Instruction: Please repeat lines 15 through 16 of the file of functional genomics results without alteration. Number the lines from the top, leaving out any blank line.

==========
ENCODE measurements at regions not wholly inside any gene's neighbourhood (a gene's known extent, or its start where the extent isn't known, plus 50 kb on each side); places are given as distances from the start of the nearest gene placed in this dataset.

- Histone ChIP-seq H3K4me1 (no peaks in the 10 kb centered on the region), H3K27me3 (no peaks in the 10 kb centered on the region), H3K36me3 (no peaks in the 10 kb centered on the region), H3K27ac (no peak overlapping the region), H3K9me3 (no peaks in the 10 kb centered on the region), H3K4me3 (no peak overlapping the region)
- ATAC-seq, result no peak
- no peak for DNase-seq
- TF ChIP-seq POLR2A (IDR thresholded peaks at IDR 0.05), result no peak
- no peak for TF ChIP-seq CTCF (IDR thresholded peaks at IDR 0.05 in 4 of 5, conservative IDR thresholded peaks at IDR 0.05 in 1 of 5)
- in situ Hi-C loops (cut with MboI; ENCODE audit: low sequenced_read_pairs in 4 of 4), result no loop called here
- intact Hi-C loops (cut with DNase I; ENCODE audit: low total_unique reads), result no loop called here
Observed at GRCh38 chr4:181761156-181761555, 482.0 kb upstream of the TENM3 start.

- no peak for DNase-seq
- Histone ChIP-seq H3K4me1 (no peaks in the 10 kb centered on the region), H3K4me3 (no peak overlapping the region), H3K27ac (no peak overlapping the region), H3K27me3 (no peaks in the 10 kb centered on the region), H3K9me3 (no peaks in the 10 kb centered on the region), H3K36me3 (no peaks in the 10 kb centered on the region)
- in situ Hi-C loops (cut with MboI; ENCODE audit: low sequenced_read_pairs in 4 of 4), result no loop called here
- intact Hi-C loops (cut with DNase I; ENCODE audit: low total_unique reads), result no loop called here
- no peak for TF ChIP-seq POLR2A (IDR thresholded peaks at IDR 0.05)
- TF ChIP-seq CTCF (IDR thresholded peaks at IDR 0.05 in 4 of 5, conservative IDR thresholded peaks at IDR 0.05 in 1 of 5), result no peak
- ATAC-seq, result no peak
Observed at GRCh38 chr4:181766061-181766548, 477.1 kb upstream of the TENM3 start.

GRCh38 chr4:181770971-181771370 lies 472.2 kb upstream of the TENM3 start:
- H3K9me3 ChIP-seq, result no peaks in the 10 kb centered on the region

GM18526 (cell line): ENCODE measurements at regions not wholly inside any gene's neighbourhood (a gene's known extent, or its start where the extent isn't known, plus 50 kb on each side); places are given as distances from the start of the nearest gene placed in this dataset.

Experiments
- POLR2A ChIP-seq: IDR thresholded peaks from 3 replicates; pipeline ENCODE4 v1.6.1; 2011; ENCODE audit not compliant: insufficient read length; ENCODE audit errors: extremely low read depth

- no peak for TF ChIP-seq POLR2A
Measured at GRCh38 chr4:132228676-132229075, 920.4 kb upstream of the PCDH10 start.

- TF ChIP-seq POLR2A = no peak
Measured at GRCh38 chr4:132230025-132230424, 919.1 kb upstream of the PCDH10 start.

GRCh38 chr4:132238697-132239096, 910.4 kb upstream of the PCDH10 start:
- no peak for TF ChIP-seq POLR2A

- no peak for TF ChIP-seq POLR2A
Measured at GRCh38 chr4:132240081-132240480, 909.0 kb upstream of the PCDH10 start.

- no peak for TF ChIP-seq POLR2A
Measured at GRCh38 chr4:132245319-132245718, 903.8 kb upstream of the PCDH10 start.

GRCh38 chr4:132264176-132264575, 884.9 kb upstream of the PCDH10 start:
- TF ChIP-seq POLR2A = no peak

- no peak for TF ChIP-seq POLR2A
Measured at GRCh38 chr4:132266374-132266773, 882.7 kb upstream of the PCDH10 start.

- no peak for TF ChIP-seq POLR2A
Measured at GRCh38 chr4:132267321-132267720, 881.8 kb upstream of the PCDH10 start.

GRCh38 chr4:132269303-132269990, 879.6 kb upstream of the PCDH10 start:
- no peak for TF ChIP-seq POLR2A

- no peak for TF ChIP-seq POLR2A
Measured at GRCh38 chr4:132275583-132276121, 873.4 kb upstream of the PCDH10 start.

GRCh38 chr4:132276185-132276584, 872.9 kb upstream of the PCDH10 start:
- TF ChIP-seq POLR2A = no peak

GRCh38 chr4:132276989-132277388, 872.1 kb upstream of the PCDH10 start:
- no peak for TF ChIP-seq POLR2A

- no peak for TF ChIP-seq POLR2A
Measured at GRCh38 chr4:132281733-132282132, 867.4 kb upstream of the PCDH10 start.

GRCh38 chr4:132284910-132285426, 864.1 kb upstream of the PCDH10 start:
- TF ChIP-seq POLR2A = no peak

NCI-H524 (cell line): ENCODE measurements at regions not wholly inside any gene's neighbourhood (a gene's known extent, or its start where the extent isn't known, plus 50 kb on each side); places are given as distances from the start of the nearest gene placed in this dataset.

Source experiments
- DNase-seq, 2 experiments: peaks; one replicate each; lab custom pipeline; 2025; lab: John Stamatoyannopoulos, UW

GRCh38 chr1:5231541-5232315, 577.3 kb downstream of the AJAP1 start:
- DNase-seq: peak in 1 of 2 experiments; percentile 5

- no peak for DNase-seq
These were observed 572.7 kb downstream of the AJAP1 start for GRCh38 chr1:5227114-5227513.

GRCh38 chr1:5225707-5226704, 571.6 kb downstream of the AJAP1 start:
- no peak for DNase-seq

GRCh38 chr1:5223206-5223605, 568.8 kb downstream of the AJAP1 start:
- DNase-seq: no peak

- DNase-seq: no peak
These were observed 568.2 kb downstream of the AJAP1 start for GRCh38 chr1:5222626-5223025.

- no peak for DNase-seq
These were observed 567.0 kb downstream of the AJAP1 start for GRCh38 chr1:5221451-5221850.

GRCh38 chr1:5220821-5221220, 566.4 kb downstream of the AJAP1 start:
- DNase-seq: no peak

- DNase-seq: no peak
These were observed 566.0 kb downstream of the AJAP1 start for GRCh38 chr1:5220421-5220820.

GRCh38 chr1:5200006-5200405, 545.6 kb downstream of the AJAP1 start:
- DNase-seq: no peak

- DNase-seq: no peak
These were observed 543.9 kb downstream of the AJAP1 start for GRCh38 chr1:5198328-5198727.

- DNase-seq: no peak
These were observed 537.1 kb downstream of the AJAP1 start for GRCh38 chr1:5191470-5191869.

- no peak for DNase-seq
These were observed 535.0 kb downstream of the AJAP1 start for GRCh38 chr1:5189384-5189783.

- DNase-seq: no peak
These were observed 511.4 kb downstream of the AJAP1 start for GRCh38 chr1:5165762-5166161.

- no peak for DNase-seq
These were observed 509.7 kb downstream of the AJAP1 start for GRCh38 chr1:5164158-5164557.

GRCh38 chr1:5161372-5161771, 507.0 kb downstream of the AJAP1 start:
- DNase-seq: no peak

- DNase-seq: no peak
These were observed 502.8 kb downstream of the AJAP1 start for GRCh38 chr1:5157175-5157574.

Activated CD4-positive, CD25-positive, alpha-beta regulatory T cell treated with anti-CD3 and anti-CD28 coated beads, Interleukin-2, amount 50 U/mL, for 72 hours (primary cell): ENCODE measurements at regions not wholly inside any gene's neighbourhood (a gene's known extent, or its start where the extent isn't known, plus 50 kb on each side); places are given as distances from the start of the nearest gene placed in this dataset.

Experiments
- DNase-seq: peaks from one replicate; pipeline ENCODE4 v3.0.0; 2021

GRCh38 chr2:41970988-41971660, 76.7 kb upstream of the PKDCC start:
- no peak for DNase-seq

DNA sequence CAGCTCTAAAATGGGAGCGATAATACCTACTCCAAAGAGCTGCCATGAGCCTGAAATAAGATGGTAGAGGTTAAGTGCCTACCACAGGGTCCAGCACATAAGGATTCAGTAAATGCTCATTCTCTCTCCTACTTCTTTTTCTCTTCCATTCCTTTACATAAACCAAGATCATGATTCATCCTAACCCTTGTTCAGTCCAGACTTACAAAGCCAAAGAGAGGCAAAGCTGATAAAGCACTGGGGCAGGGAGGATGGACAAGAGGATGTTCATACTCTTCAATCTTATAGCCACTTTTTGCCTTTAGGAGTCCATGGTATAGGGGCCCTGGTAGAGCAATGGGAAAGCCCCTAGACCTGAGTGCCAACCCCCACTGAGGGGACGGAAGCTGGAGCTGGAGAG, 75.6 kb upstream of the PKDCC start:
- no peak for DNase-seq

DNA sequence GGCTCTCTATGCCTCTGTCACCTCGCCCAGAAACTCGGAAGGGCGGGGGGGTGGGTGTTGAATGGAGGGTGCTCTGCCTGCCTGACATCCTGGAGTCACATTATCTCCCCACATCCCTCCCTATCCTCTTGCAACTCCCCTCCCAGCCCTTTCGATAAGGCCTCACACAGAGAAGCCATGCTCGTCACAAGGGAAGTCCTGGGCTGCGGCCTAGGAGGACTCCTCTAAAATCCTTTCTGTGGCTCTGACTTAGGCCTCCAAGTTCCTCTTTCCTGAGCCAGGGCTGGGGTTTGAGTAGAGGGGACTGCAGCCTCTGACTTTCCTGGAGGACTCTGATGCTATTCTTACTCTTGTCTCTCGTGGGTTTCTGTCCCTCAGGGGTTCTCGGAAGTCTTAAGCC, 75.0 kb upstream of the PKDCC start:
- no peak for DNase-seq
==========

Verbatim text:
- TF ChIP-seq CTCF (IDR thresholded peaks at IDR 0.05 in 4 of 5, conservative IDR thresholded peaks at IDR 0.05 in 1 of 5), result no peak
- ATAC-seq, result no peak